And that gets tough on that age of equipment.  It gets hard to find good replacements and the idea of upgrading to the 50 series if a good one can be found is part of the equation.  But more than likely being an opportunist, I would find a good replacement.  But I would still set the replacement price for cost purposes about 30 to 50% higher than expectations.

---------------

 

I envy your "paid for" position, but often the higher cost of maintaining  cancels out a lot of the savings from actual purchase cost of aged equipment.  That is said to emphasize -- I would set the replacement cost artificially high for breakeven analysis.  A lot of the cost of ownership gets hidden in the "repairs" column...

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MMG900
Contributor

Re: Questi on on Machinery costs

Thanks SW- good suggestion.  I'm in agreement with your points.

 

I'll always be in the "used" side of the equipment market as my acreage base won't handle new equipment prices.  You make a good point about the cost of maintaining equipment, that's why I budget repairs separately.  Why this system works for me is good maintance, keeping a roof over key equipment and also starting with quality equipment- that doesn't mean colorblindness either.

 

After my last post I thought about the 4440 mentioned above (while I watched the RoyalsSmiley Happy  .  I paid $18k for it in 1987 with 4000 hrs.  I estimated in round numbers I've spent another $20k in repairs over the 28 crops I've grown with it.  It's still worth close to the original $18k, so I've spent an average of $715/year in repairs-not to be confused with standard maintance like oil/filters.  I concede the problem is that the bulk of that cost came in two large bites.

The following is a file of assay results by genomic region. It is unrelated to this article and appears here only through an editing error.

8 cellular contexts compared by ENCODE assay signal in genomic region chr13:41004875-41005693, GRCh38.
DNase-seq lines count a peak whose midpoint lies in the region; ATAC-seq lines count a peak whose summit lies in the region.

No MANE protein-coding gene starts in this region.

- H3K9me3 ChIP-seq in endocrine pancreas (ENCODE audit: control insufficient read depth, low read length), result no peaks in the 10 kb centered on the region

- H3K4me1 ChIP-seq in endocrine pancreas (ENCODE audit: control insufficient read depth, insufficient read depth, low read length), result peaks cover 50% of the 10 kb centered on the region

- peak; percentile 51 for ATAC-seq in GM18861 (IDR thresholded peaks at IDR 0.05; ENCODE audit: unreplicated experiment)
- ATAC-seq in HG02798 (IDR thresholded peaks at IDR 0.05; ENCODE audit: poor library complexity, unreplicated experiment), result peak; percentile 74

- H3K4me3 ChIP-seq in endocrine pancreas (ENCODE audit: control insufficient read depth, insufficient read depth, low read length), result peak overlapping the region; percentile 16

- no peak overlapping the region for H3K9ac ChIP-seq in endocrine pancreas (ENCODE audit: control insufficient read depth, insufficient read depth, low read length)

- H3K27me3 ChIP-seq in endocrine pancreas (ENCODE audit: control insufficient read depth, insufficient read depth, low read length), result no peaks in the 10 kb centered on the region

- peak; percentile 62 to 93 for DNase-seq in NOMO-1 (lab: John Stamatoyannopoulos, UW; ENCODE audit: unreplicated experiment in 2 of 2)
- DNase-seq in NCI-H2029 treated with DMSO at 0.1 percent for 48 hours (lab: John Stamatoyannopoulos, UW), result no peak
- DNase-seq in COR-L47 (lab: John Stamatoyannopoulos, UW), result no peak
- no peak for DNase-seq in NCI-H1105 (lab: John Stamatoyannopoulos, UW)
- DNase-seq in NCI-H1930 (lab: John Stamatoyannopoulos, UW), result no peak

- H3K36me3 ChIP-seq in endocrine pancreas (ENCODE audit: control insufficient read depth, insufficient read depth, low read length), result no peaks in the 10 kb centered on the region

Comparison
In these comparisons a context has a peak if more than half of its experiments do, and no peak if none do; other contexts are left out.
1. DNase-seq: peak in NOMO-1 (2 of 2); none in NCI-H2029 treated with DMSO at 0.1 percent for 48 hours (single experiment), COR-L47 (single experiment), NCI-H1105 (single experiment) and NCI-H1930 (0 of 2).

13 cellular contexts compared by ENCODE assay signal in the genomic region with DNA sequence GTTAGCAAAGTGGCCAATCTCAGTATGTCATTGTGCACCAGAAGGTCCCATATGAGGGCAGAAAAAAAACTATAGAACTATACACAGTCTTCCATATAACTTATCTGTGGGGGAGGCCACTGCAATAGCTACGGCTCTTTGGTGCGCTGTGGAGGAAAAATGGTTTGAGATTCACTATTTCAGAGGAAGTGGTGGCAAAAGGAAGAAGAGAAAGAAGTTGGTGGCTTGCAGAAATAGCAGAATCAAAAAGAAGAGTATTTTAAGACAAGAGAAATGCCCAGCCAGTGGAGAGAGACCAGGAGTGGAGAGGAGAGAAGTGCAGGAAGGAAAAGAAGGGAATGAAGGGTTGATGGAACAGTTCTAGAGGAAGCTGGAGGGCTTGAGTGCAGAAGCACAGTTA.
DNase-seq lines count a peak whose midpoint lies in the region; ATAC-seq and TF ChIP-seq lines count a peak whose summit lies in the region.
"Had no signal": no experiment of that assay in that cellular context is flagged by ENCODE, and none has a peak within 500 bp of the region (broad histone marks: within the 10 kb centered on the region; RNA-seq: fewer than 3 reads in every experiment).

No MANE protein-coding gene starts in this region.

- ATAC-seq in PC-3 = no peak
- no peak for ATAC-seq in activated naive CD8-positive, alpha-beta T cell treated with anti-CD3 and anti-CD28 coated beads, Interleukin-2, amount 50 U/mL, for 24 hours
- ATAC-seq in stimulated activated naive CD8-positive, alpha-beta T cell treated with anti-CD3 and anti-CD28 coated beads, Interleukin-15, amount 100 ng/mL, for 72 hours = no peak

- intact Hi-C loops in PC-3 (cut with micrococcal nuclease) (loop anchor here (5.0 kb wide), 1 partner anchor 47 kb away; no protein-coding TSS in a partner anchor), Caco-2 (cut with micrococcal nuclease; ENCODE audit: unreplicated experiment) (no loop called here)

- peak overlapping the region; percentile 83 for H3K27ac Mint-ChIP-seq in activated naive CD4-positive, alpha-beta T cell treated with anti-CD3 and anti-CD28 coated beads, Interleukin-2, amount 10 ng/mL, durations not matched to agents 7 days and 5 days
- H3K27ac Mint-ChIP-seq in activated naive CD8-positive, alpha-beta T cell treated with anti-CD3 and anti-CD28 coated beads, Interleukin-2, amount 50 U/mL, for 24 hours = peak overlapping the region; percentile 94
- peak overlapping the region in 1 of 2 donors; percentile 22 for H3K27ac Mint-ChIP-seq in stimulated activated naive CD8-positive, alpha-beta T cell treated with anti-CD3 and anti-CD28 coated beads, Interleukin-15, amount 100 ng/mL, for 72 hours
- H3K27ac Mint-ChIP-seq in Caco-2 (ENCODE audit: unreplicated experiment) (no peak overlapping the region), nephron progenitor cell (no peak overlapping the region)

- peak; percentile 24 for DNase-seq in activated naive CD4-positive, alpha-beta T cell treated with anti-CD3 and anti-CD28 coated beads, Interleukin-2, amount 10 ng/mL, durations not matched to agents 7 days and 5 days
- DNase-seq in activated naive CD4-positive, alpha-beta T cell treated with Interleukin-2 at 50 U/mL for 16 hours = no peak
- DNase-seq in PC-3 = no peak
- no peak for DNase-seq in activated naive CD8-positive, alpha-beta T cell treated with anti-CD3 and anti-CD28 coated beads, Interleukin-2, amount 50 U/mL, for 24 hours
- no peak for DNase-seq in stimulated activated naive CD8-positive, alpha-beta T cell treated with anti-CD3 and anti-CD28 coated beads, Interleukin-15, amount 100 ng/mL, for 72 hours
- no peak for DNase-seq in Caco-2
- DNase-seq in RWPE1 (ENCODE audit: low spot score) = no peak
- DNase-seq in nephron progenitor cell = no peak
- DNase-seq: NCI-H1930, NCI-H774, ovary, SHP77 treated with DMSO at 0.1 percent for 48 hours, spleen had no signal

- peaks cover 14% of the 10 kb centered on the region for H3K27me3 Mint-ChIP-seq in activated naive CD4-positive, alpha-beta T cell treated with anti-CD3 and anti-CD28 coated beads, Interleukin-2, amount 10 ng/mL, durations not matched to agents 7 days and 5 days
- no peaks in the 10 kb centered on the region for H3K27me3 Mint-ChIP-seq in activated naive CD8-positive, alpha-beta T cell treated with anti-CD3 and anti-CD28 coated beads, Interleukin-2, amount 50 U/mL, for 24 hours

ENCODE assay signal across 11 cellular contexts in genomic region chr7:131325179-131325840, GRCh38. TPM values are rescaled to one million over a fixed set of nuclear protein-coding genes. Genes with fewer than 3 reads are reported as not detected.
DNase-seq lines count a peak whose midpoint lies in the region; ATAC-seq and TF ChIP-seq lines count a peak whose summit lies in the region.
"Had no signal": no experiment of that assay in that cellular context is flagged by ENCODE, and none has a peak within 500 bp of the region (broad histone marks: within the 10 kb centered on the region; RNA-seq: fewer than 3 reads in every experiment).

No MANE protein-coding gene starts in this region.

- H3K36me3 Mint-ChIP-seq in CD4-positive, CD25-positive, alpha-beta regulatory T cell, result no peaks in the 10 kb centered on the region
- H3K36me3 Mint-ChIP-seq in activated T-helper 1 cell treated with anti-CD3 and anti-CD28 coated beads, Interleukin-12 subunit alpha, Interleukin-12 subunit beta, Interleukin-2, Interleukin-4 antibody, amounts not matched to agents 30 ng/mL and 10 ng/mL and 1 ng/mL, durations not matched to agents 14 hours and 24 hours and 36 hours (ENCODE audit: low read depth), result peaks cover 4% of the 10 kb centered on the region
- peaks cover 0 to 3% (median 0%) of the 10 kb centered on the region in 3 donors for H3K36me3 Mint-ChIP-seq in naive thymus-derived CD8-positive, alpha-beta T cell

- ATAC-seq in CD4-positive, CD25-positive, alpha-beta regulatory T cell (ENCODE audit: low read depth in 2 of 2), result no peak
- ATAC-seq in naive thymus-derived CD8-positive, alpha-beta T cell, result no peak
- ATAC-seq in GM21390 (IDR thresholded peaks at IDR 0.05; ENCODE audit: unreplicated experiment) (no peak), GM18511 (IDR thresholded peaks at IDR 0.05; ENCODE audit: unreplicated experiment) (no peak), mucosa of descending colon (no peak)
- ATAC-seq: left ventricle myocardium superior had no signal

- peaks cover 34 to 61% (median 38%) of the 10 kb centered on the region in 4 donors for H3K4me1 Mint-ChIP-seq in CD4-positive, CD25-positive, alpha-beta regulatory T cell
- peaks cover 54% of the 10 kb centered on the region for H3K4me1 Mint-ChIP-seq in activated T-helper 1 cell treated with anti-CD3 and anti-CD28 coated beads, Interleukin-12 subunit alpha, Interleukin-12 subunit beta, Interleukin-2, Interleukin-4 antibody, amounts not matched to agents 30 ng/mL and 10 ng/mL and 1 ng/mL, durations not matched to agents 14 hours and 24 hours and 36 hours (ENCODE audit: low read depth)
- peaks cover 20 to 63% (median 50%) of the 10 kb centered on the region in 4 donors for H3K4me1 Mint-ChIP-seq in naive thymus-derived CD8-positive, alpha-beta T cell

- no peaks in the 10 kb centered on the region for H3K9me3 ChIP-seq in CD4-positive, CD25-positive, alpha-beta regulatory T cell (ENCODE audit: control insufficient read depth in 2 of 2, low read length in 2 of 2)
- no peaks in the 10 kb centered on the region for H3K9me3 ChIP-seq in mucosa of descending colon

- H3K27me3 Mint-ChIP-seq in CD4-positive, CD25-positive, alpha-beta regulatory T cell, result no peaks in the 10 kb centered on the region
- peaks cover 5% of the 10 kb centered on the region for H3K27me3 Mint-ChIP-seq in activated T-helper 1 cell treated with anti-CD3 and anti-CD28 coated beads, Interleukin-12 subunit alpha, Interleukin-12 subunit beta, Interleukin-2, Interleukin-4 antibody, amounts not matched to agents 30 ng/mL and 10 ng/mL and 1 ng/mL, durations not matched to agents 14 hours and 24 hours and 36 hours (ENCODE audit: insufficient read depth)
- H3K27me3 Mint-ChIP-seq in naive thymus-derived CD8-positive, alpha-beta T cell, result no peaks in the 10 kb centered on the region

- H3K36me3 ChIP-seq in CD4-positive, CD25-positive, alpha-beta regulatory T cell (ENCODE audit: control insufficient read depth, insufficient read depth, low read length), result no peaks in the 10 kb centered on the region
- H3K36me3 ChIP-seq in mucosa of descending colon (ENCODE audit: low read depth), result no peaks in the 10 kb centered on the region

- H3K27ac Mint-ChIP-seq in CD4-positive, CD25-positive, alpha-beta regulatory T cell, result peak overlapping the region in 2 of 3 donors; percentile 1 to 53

My mindset on fixing used equipment versus trade up is how serviceable will the repair make the equipment and for how long vs. the risk of the unknown of another used piece of equipment.   In the case of my 4440, I'd rather invest in an overhaul versus buying another similar sized used tractor and having risk to spend big $$ on it anyway.  I guess I prefer the devil I already know.   Planter is a different discussion and would rather update periodically.

 

Thanks for the input- thoughts to ponder.  I'm thankful I got started farming in 1984 as it has shaped my perspectives.

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sw363535
Honored Advisor

Re: Questi on on Machinery costs

I came back to the farm in 1975.  We had just bought two 4430's, new in 73, they were 13,500 each as i recall.. and the neighbor retired and had bought one the same time we did.  We bought it at his sale for 15,500 in '74.  Tractor buyers were on a waiting list and his used equipment brought more than new price... We ran those a lot of hours.... The best buy for the $$ I've ever had.... Prices went up from there rapidly..  The best tractor for a long time was the 4960 fwd for our area because we are row crop and wheat combination.